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ZIF-8 Degrades in Cell Media, Serum, and Some—But Not All—Common Laboratory Buffers

submitted on 17.04.2019, 17:39 and posted on 19.04.2019, 15:15 by Michael A. Luzuriaga, Candace Benjamin, Michael W. Gaertner, Hamilton Lee, Fabian C. Herbert, Snipta Mallick, Jeremiah J. Gassensmith

The emergence of drug delivery using water stable metal-organic frameworks has elicited a lot of interest in their biocompatibility. However, few studies have been conducted on their stability in common buffers, cell media, and blood proteins. For these studies, single crystal ZIF-8 approximately 1 um in diameter were synthesized, incubated with common laboratory buffers, cell media, and serum, and then characterized by PXRD, IR, DLS, and SEM. Time-resolved SEM and PXRD demonstrate that buffers containing phosphate and bicarbonate alter the appearance and composition of ZIF-8. Further, blood proteins in serum dissolve ZIF-8, causing trapped biomolecules to escape. The study presented here suggests that ZIF-8 can undergo dramatic surface chemistry changes that may affect the interpretation of cellular uptake and cargo release data. On the other hand, it provides a rational explanation as to how ZIF-8 neatly dissolves in vivo.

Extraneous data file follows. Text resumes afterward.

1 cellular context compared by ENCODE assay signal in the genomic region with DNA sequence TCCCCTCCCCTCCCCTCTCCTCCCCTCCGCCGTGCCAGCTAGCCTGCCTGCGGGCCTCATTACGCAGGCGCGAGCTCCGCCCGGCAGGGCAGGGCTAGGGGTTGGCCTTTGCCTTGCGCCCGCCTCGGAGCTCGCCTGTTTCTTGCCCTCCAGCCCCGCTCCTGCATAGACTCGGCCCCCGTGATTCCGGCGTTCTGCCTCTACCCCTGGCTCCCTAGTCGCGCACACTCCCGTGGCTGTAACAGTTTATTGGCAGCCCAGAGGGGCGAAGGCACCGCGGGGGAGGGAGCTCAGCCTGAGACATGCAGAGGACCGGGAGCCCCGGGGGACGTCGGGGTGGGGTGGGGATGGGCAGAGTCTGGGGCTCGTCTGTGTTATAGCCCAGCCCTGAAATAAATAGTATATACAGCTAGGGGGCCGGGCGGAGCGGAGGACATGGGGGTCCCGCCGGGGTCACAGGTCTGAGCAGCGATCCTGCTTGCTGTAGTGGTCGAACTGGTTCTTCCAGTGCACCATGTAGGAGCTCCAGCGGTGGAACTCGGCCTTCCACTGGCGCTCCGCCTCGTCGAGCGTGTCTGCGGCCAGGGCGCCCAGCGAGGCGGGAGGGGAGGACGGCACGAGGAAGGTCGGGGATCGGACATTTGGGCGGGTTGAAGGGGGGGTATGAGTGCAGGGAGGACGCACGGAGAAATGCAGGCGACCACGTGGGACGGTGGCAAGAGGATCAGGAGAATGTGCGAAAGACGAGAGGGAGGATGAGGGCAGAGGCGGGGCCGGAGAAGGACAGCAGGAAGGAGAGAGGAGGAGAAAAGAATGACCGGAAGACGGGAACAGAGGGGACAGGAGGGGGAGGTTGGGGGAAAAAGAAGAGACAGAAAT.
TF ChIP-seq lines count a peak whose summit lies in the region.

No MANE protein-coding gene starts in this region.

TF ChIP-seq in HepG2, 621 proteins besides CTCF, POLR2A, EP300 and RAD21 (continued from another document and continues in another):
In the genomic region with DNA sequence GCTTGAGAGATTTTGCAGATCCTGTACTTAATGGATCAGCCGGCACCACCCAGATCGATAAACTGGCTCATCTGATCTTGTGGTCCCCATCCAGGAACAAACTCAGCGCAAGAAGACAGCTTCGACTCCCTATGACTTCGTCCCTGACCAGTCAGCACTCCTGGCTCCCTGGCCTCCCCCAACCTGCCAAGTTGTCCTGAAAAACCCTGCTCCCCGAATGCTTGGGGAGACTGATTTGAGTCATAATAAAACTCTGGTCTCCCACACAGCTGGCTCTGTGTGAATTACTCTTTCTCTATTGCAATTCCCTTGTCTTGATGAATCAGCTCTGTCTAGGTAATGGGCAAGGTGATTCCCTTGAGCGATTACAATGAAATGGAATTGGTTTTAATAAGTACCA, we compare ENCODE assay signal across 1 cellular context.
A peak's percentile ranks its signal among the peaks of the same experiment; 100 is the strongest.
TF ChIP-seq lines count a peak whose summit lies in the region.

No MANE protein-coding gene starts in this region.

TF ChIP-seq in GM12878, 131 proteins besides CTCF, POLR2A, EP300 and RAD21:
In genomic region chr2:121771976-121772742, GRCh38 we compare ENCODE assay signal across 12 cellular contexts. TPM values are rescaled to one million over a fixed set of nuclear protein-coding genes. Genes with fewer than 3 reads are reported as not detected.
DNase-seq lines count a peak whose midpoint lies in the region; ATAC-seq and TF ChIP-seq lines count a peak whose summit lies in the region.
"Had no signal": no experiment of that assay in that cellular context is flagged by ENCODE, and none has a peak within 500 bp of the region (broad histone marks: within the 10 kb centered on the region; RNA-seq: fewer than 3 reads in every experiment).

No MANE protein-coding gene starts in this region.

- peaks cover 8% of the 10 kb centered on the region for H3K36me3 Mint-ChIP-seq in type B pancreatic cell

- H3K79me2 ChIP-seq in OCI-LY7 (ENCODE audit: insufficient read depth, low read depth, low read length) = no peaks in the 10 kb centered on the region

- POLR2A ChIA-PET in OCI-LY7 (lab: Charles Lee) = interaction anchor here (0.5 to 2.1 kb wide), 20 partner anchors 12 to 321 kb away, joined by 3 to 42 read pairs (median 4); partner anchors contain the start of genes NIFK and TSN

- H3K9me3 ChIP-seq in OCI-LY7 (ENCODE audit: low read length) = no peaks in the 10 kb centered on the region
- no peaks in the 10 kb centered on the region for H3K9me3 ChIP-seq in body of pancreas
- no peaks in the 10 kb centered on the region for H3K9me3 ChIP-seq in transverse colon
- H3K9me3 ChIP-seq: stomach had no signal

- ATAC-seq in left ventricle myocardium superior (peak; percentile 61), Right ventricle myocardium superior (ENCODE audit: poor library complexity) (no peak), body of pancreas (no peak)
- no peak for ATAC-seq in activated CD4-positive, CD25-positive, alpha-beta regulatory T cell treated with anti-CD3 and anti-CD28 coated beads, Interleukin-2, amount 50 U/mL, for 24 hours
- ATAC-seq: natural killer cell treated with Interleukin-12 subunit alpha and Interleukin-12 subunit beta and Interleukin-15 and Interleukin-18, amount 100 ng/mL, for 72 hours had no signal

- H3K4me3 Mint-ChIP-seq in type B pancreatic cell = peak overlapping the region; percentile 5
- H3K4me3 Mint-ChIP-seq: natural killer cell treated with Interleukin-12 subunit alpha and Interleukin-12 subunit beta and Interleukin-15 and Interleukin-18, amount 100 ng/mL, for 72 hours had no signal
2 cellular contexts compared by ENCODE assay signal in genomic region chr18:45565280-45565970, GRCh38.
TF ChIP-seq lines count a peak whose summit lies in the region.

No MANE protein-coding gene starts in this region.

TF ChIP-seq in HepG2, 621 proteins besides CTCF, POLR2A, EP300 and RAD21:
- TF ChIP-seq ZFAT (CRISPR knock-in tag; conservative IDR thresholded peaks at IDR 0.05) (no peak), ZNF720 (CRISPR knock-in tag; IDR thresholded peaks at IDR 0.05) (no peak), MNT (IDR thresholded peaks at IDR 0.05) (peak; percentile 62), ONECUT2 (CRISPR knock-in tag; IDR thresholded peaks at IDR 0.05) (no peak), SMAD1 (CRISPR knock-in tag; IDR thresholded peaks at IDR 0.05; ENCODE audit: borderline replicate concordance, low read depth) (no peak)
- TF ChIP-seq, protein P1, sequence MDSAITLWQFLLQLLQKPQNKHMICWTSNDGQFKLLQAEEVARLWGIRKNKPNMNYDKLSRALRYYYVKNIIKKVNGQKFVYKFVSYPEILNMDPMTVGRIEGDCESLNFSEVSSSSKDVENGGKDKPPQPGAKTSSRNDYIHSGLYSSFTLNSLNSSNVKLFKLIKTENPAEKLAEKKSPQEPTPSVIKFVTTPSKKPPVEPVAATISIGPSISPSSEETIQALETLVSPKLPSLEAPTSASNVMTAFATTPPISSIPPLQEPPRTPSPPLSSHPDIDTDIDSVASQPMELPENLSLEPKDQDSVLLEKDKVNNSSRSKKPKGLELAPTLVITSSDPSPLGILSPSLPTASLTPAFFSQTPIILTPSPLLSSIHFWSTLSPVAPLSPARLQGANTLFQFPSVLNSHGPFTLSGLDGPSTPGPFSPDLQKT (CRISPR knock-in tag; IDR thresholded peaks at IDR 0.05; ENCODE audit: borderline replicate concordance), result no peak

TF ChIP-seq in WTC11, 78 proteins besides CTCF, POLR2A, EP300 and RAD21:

The National Science Foundation (DMR1654405)

The Cancer Prevention and Research Institute of Texas (CPRIT) (RP170752)

The National Institute of Health (NIAID, 1R21AI140462)

The ACS-PRF (57627-DNI10)

The Welch Foundation (AT-1989-20190330)


Email Address of Submitting Author


The University of Texas at Dallas



ORCID For Submitting Author


Declaration of Conflict of Interest

The authors declare no competing financial interest.